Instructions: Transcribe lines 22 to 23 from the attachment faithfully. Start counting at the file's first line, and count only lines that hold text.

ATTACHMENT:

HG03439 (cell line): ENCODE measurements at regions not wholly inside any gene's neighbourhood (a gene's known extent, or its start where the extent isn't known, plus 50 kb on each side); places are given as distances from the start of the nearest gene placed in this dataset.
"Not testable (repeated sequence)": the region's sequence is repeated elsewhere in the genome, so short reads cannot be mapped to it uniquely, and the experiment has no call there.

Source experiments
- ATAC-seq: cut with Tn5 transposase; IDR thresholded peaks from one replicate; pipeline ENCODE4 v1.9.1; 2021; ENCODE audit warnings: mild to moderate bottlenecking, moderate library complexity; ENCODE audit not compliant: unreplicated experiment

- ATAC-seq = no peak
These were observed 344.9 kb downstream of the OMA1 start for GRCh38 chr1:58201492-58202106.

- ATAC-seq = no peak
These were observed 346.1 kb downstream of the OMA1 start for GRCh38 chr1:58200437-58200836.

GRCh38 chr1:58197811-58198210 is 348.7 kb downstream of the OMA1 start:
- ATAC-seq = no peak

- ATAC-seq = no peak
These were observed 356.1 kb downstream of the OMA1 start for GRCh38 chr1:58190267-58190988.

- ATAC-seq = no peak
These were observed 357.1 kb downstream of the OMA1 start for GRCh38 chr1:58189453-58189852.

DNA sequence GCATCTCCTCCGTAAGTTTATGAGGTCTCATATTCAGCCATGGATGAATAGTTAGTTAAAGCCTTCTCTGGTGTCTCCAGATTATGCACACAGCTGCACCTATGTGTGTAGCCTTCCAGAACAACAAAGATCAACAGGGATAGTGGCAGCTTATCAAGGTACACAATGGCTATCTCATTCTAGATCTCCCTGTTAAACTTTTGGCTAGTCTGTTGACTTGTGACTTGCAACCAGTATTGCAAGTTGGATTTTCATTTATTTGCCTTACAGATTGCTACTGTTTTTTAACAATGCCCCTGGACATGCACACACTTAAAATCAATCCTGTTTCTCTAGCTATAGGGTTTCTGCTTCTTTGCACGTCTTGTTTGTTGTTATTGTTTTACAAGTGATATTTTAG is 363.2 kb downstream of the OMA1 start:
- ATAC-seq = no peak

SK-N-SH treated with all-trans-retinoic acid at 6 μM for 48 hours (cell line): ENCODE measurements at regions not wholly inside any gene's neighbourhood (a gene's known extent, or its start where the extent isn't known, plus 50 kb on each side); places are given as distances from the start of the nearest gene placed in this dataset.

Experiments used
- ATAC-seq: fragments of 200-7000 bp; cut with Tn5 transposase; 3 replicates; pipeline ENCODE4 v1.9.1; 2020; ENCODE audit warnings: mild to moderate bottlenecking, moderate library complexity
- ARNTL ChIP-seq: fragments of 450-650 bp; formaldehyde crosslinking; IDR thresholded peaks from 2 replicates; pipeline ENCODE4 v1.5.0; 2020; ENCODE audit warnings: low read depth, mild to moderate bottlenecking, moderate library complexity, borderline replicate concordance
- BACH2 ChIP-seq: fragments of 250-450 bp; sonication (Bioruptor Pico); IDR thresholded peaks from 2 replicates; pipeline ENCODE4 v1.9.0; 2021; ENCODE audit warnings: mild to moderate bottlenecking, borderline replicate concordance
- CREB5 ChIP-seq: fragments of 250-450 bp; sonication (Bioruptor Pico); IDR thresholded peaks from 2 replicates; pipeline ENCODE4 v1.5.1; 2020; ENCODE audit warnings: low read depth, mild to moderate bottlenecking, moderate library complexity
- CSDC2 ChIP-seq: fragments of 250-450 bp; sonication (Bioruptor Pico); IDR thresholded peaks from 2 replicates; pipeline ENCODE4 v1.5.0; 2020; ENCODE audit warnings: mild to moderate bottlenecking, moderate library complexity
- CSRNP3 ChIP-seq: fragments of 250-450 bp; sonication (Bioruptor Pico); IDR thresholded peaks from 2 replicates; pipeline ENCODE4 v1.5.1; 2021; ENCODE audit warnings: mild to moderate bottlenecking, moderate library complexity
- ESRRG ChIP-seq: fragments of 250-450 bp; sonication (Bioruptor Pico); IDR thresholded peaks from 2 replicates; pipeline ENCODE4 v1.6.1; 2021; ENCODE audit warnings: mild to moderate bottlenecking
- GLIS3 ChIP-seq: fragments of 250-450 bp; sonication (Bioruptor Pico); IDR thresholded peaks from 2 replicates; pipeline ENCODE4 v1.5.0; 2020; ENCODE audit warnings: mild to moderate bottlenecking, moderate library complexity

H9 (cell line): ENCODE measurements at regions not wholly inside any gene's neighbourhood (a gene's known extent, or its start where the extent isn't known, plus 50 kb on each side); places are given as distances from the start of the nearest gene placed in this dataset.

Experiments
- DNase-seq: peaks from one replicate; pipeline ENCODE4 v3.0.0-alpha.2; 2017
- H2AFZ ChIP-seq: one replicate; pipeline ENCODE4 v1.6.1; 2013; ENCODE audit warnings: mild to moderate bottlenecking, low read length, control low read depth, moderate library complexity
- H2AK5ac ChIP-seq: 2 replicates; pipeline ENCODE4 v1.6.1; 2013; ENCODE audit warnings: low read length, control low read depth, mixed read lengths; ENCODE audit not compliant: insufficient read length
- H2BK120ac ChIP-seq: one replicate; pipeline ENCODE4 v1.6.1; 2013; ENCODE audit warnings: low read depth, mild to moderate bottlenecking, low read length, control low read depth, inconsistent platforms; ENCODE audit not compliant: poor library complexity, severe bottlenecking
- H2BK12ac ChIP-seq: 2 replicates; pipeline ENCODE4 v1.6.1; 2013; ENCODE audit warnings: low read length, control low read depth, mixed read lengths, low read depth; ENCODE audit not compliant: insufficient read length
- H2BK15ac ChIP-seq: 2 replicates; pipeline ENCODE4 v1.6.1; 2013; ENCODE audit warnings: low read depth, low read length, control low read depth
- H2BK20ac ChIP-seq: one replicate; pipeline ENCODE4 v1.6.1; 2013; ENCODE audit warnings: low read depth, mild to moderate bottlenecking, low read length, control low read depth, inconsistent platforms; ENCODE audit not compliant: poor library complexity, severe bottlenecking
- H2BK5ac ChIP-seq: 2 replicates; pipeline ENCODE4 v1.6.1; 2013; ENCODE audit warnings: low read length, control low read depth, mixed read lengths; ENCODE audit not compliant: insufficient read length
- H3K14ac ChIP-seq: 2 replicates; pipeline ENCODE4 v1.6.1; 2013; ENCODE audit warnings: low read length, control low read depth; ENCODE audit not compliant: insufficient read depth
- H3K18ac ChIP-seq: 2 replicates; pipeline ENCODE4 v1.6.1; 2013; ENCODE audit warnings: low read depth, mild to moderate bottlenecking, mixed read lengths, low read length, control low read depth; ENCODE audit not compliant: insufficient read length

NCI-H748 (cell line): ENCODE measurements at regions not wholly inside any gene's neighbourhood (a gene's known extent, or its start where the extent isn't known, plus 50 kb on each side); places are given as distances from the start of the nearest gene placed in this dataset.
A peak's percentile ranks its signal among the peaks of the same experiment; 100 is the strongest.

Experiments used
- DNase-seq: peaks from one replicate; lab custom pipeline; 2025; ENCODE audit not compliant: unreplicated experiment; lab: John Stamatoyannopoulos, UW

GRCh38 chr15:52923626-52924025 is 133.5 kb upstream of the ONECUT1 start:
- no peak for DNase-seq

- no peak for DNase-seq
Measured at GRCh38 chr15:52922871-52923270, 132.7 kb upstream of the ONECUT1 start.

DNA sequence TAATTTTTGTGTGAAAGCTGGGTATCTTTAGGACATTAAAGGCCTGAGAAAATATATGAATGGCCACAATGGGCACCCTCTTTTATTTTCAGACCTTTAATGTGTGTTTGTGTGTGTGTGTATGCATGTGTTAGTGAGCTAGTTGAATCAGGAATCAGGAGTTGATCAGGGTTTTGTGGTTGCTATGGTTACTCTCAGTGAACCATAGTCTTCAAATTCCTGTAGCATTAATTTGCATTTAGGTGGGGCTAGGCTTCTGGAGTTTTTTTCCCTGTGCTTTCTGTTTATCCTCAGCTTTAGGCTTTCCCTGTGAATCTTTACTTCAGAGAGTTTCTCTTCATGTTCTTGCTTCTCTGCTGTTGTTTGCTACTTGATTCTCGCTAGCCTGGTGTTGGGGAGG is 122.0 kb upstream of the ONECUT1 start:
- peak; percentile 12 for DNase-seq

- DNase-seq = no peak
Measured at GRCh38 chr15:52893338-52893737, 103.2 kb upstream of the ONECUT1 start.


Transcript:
- CREB5 ChIP-seq: fragments of 250-450 bp; sonication (Bioruptor Pico); IDR thresholded peaks from 2 replicates; pipeline ENCODE4 v1.5.1; 2020; ENCODE audit warnings: low read depth, mild to moderate bottlenecking, moderate library complexity
- CSDC2 ChIP-seq: fragments of 250-450 bp; sonication (Bioruptor Pico); IDR thresholded peaks from 2 replicates; pipeline ENCODE4 v1.5.0; 2020; ENCODE audit warnings: mild to moderate bottlenecking, moderate library complexity